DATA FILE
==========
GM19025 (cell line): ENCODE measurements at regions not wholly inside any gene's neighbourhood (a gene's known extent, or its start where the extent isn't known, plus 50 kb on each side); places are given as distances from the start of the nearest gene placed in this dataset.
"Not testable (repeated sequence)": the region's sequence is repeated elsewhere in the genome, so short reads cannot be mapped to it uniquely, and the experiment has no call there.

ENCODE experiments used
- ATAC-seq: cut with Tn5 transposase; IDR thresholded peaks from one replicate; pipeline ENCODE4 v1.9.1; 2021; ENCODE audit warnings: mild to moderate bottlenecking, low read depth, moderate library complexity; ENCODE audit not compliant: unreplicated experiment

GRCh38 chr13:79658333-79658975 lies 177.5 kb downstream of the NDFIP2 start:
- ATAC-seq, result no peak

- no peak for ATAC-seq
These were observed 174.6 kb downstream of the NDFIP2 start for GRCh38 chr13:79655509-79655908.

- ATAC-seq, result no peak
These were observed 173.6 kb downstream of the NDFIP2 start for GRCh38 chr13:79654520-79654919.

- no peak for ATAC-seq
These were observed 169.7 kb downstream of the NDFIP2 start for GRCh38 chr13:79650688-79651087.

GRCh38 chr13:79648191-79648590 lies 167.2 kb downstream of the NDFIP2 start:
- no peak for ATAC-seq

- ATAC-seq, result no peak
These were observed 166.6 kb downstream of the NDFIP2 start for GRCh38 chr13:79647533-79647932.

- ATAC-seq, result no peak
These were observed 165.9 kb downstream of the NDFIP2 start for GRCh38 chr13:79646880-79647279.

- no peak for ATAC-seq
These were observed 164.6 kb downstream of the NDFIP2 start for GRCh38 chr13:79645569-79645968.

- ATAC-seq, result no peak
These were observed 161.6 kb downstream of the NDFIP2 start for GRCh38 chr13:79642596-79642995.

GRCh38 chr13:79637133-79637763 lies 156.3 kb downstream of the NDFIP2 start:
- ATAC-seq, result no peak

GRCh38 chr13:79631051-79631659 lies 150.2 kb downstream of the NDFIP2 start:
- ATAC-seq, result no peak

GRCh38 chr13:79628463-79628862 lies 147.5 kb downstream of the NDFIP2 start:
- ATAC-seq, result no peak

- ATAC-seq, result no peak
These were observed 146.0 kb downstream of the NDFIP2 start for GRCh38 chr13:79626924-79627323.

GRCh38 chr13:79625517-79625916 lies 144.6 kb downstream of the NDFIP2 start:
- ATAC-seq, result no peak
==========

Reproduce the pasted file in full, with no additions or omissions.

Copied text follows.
GM19025 (cell line): ENCODE measurements at regions not wholly inside any gene's neighbourhood (a gene's known extent, or its start where the extent isn't known, plus 50 kb on each side); places are given as distances from the start of the nearest gene placed in this dataset.
"Not testable (repeated sequence)": the region's sequence is repeated elsewhere in the genome, so short reads cannot be mapped to it uniquely, and the experiment has no call there.

ENCODE experiments used
- ATAC-seq: cut with Tn5 transposase; IDR thresholded peaks from one replicate; pipeline ENCODE4 v1.9.1; 2021; ENCODE audit warnings: mild to moderate bottlenecking, low read depth, moderate library complexity; ENCODE audit not compliant: unreplicated experiment

GRCh38 chr13:79658333-79658975 lies 177.5 kb downstream of the NDFIP2 start:
- ATAC-seq, result no peak

- no peak for ATAC-seq
These were observed 174.6 kb downstream of the NDFIP2 start for GRCh38 chr13:79655509-79655908.

- ATAC-seq, result no peak
These were observed 173.6 kb downstream of the NDFIP2 start for GRCh38 chr13:79654520-79654919.

- no peak for ATAC-seq
These were observed 169.7 kb downstream of the NDFIP2 start for GRCh38 chr13:79650688-79651087.

GRCh38 chr13:79648191-79648590 lies 167.2 kb downstream of the NDFIP2 start:
- no peak for ATAC-seq

- ATAC-seq, result no peak
These were observed 166.6 kb downstream of the NDFIP2 start for GRCh38 chr13:79647533-79647932.

- ATAC-seq, result no peak
These were observed 165.9 kb downstream of the NDFIP2 start for GRCh38 chr13:79646880-79647279.

- no peak for ATAC-seq
These were observed 164.6 kb downstream of the NDFIP2 start for GRCh38 chr13:79645569-79645968.

- ATAC-seq, result no peak
These were observed 161.6 kb downstream of the NDFIP2 start for GRCh38 chr13:79642596-79642995.

GRCh38 chr13:79637133-79637763 lies 156.3 kb downstream of the NDFIP2 start:
- ATAC-seq, result no peak

GRCh38 chr13:79631051-79631659 lies 150.2 kb downstream of the NDFIP2 start:
- ATAC-seq, result no peak

GRCh38 chr13:79628463-79628862 lies 147.5 kb downstream of the NDFIP2 start:
- ATAC-seq, result no peak

- ATAC-seq, result no peak
These were observed 146.0 kb downstream of the NDFIP2 start for GRCh38 chr13:79626924-79627323.

GRCh38 chr13:79625517-79625916 lies 144.6 kb downstream of the NDFIP2 start:
- ATAC-seq, result no peak